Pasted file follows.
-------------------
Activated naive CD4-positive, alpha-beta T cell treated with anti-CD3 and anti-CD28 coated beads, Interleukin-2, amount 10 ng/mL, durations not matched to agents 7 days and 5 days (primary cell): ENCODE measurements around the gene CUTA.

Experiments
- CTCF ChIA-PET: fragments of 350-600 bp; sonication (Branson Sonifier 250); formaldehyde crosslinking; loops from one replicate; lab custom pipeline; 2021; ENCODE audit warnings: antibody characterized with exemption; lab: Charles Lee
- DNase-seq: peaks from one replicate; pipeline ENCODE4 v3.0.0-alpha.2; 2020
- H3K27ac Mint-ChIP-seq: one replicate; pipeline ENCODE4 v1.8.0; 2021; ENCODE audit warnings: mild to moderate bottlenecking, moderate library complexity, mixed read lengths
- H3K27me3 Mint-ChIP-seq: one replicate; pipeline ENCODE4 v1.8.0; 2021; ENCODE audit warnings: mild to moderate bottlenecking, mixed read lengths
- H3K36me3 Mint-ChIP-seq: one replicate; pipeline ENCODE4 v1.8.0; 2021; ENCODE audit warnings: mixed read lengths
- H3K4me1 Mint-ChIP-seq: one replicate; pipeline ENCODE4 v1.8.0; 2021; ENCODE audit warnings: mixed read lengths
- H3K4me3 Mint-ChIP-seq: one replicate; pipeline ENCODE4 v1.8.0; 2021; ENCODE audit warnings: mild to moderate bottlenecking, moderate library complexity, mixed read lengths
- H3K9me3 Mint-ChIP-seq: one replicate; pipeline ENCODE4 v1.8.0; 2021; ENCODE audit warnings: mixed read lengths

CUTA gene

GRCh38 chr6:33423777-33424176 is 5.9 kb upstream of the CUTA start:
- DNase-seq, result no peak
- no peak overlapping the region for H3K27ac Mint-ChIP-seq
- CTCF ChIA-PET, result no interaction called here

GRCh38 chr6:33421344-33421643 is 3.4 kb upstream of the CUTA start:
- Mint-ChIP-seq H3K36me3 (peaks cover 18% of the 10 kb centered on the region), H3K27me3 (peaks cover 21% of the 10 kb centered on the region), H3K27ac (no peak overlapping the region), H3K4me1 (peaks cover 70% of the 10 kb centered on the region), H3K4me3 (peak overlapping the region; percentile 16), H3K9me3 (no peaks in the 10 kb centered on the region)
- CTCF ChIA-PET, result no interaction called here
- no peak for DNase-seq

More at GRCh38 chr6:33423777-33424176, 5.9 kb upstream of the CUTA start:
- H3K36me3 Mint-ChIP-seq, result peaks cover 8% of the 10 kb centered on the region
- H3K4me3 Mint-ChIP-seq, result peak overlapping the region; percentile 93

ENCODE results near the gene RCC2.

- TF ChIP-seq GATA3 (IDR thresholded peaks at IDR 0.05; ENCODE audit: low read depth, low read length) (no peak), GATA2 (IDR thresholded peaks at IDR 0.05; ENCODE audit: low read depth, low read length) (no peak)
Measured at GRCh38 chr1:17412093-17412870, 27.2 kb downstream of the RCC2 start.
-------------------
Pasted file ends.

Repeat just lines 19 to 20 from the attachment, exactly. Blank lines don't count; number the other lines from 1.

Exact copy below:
- no peak for DNase-seq

More at GRCh38 chr6:33423777-33424176, 5.9 kb upstream of the CUTA start: